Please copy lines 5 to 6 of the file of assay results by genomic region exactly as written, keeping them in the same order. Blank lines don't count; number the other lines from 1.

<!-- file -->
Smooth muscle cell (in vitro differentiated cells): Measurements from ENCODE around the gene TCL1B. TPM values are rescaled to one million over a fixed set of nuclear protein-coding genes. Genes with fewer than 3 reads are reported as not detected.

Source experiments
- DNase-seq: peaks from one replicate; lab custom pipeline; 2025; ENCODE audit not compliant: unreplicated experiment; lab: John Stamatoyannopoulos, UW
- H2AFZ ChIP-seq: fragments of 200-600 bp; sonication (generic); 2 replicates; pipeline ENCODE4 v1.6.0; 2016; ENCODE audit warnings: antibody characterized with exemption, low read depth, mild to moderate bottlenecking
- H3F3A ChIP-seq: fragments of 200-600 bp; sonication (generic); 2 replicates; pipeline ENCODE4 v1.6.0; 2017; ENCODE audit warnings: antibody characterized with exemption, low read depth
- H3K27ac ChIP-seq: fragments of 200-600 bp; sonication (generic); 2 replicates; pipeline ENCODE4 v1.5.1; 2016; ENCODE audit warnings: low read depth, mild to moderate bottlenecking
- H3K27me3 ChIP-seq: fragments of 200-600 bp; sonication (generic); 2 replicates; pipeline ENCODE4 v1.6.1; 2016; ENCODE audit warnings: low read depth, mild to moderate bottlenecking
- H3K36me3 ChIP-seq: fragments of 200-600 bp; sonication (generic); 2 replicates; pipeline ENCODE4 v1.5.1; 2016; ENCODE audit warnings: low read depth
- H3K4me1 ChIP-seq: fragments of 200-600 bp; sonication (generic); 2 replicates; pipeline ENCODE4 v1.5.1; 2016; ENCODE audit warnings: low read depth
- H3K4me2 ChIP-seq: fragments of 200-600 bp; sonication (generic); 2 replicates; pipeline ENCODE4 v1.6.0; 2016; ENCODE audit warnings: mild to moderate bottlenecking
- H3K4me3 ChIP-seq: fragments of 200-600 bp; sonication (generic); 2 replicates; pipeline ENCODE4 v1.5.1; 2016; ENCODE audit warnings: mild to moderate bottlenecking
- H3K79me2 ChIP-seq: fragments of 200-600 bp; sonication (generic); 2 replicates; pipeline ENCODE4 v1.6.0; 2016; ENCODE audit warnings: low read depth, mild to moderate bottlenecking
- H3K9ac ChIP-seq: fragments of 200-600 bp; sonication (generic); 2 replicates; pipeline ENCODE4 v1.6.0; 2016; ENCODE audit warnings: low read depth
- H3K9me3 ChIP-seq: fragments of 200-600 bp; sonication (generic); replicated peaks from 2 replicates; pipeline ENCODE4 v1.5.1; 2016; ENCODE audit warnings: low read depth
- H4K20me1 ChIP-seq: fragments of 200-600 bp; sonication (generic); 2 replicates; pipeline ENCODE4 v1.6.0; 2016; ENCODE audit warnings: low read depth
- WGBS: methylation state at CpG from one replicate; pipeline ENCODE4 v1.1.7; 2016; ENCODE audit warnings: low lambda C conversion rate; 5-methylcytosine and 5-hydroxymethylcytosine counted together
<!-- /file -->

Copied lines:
- H3F3A ChIP-seq: fragments of 200-600 bp; sonication (generic); 2 replicates; pipeline ENCODE4 v1.6.0; 2017; ENCODE audit warnings: antibody characterized with exemption, low read depth
- H3K27ac ChIP-seq: fragments of 200-600 bp; sonication (generic); 2 replicates; pipeline ENCODE4 v1.5.1; 2016; ENCODE audit warnings: low read depth, mild to moderate bottlenecking